Again, no other skill but improving the secondaries and AA guns appealed for the cruiser, and...

... Same with level 2. The turrets track really fast on the Phoenix and Omaha with this skill and make for excellent Destroyer hunting.

I didn't see a level 3 that would pay off in the long run for a cruiser captain in the USN line, maybe the extra consumables, but I decided to go for faster reload of the Damage Control party as the cruiser tends to get smacked around a lot in my experience.

Overall, not happy and *might* respec this captain later.


My Destroyer captain only has 2 skills, getting close for his third though.

I find this extremely helpful for telling me when to start turning and looking for cover or getting out of range. Destroyers are dead if targeted too long.

For a ship designed around delivered torpedoes, this skill comes in very handy.


My tier V Zuiho carrier has some very different requirements!

First off he uses the Expert Rear Gunner to give torpedo and dive bombers some extra defense against fighters. I've killed a few over time and it helps keep them alive longer.

Again, torpedoes are key for carriers so reloading faster seems like the best option.

I agonized over the level 3 choice because I'm in a IJN carrier and they tend to be seen mostly without fighters and concentrate on damage and avoiding enemy planes, but there was not another skill in the level that appealed.

So there you have it! My current captains.

Tuesday, July 21, 2015

Short Overview Exploration

Over at High Drag podcast Random McNally was complaining that he didn't understand anything in the overview settings and how it worked. I'm going to take a short post to explain some of the most complicated tabs in the settings.

Tab Presets - Types

You can have up to 5 tabs in your overview and what is displayed in each can be different, but the appearance of what is displayed has to be the same. In the Tab Presents tab, you control what things are displayed per tab.

In the image below, you can see me looking at the Types tab for my "general" overview tab.

These are straight forward on/off check boxes where you select the things you want to see. Often when a new ship or deployable object is added to the game by CCP, you have to come here and make sure it is checked or you won't see it in space on your overview.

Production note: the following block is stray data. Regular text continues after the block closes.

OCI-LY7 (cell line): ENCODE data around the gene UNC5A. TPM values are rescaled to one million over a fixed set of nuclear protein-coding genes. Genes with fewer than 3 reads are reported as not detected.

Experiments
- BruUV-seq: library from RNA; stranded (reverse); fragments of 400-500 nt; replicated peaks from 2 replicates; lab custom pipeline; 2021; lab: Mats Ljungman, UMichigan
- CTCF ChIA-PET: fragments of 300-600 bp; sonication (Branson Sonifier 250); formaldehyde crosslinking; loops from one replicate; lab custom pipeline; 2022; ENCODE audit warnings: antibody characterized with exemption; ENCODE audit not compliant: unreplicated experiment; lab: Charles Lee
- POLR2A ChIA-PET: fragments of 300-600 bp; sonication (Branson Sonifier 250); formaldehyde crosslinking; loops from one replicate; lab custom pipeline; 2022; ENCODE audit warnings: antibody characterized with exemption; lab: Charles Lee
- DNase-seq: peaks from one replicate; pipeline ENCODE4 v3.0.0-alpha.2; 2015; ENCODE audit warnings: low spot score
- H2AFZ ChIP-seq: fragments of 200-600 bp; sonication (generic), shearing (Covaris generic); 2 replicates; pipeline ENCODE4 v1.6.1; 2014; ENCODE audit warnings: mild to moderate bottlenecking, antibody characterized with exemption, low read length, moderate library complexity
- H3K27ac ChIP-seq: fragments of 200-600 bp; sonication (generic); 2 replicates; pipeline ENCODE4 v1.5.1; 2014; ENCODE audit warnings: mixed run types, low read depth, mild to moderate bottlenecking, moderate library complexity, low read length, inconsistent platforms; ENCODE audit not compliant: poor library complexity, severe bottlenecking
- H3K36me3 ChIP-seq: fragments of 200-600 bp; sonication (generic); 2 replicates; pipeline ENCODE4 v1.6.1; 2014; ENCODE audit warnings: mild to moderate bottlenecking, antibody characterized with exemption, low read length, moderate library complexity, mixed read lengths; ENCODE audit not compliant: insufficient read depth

Tab Presets - States

Things get a little trickier in the States tab of Tab Presets.

There are many states which are not mutually exclusive  that an object or pilot in space can have in relation to you. For example a pilot can be a criminal, in your militia, at war with your corporation/alliance, have a bounty, and a security station below 0. This tab allows you to control whether or not they show up in your overview at all, but not what they will looks like if there (that's governed by the Appearance tab and we will get there).

There are three options for a state:

Always Show - it will appear regardless of any other state it may have
Filter Out - it will not appear unless it also has a state which is set to Always Show
Show By Default - it will appear as long as it does not have a state which is set to Filter Out

This tab is useful for setting up overview tabs where you don't want to see "friendlies" in the overview so you only open fire on enemy ships, or the inverse if you are a logi pilot. Again, it does impact how the items will appear in the overview, only whether they are seen or not.

Appearance - Color Tag

The Appearance tab affects all tabs in your overview and allows you to tailor how an item in the overview is displayed assuming it was not filtered out by its Type or State in the Tab Presents rules.

The colortag is the little icon that gets attached to the overview icon in the overview and in space. Most familiar is the green and white icon for pilots in your corporation.

This is where things can get confusing. Let's say you are in space and a pilot arrives on grid with you who is in your militia, has terrible standing, and is a criminal. Which icon will he sport?

EVE figures it out by working down the list from the top and using the first matching one. This is the source of most "overview malfunctions" in Faction Warfare where a lot of pilots are a criminal from shooting neutral parties but are in your militia so should not be shot. This is addressed in this tab by dragging the "Pilot is in your militia" higher in the list above the "Pilot is a criminal".